Healthy to Age 100: 5 Tips from a Top Doctor

Wearable_fitness_JOUR_36253_448800Thinking about improving your health? You might listen to David Carr, M.D., the clinical director for the Division of Geriatrics and Nutritional Science for Washington University School of Medicine in St. Louis. Dr. Carr has reviewed thousands of medical studies in his practice and has some positive news about healthy aging: we can achieve significantly healthier outcomes with easy lifestyle changes and less effort than you might think.

“Exercise is number one,” Dr. Carr says. “There are studies that suggest regular physical activity can have positive effects on physical health, quality of life, and cognition. Even as little as 20 minutes of walking a day can yield great benefits.”

Thirty minutes of exercise, 5 times a week, is the minimum bar set by the Department of Health and Human Services.IMG_20151028_113009

It is easy to build up gradually in your regular routine. For example, choose the stairs instead of the elevator. Park at the distant side of a parking lot instead of circling until a spot near an entrance opens.

Dr. Carr’s longevity prescription also includes a workout for your brain and social life. “Cognitive and social stimulation are number two,” he says. “There is simply not much stimulation if you stay home alone and watch TV. The brain is like a muscle — it needs to be used, stimulated, and pushed.”

In his medical practice, Carr has found having a “care” is part of the “cure”, because people who have social connections live longer.1000102_10201651982325609_766739615_n

“Interacting with other people in social situations is crucial. It’s also important to keep your hobbies going – board games, puzzles, cards, playing a musical instrument or staying active in volunteer work,” are a few of the suggestions Dr. Carr offers.

caroline-attwood-225496-unsplash - CopyDr. Carr’s number 3 tip is focused on your plate: “A good heart healthy diet will probably also turn out to be great for the brain,” he says. “You should eat plenty of fruits and vegetables every day and consume fish at least a couple of times a week.”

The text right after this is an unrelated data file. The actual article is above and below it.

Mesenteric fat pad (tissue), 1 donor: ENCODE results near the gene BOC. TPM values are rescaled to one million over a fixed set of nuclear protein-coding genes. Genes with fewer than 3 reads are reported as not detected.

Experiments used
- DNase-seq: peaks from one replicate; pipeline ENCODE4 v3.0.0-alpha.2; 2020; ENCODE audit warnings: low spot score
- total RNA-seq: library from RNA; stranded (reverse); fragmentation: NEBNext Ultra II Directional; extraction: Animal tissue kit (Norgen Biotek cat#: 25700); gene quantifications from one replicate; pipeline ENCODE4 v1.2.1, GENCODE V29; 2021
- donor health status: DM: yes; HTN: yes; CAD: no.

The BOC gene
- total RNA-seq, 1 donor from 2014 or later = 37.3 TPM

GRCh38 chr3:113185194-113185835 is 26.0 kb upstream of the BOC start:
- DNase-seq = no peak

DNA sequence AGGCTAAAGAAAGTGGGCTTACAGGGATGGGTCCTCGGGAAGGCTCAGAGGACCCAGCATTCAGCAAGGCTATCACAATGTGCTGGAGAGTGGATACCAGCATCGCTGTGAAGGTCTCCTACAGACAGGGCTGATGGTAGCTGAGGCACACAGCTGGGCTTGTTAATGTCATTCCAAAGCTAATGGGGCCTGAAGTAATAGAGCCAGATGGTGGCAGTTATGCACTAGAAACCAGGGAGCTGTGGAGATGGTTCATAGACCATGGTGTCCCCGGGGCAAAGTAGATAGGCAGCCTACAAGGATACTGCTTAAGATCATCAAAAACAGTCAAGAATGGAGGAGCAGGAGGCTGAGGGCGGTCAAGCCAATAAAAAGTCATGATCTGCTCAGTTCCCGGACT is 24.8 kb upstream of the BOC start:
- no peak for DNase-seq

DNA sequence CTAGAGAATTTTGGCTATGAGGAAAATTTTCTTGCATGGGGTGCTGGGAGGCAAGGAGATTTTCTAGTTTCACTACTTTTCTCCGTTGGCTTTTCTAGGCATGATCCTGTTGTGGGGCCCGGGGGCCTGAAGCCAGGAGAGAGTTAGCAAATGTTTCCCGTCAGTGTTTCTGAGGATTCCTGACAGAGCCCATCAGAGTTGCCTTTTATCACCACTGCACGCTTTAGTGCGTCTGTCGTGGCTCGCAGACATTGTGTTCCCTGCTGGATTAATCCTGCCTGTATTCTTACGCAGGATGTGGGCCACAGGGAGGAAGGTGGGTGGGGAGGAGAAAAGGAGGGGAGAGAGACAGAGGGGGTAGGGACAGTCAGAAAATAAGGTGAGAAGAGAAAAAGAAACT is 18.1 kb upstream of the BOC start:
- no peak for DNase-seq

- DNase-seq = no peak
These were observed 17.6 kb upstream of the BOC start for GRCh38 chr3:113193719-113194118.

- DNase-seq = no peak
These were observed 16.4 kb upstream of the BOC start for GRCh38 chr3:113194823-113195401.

His next tip for living to 100 or more includes regular health checks to catch diseases early when they’re still treatable.

202874“Controlling risk factors for vascular disease is tip number four. We know the number one killer of the brain and heart is vascular disease or atherosclerosis. If you have high blood sugar, high cholesterol, or high blood pressure, you should see your family doctor for treatment, and keep those risk factors under control.”

Dr. Carr finds relaxation to be vital. “I’m convinced that high stress levels over a lifetime can have a very negative impact on our organ systems,” he says. “So trying to keep stress under control is probably the fifth leg of the table.”DEYVTHFARF

A Lifetime of Love With The Special Bonds Between People and Pets

Healthy Pets Are Part of Happier, Healthier Families

cropped-img_20180205_011823-1.jpgCompanionship may be the first thing that comes to mind when you think of a pet. Life with an animal can boost wellness and health too. There is considerable evidence animals can reduce heart rate, blood pressure and cholesterol and regularly interacting with animals can reduce anxiety and promote calmness. It isn’t just cats, dogs and rabbits offering heart healthy benefits of lowering blood pressure and cholesterol levels; researchers discovered viewing fish tanks led to noticeable reductions in heart rate and blood pressure too.

Pets are also social connectors for owners acting as a conversation starter. Multiple studies reveal just being in the presence of a pet increases the frequency of social interactions, especially with strangers.ffurriest

Personally I’ve found my pets often provide comic relief from life’s daily stresses. It is the reason animal videos are a top category of viral content every year.

A video captures some of the wonderful things about companion animals in our lives. It is produced by the American Veterinary Medical Association, the organizer of National Pet Week®. The video and observation celebrates the special bonds between pets and people.

To celebrate the 35th anniversary of National Pet Week®, the American Veterinary Medical Association spotlights things every pet owner should consider to ensure that their pet lives the longest, healthiest life possible. Learn more at http://petweek.org

The Centers for Disease Control also emphasizes keeping pets healthy keeps people healthy too. Visit  https://www.cdc.gov/healthypets/ for resources.pup_kiss_StockSnap_HMOI9OUX4J

National Pet Week® is observed the first full week in May. Created in 1981 by the American Veterinary Medical Association, National Pet Week® is dedicated to celebrating America’s more than 200 million pets that enrich our lives each and every day and encourage responsible pet care every day of the year.

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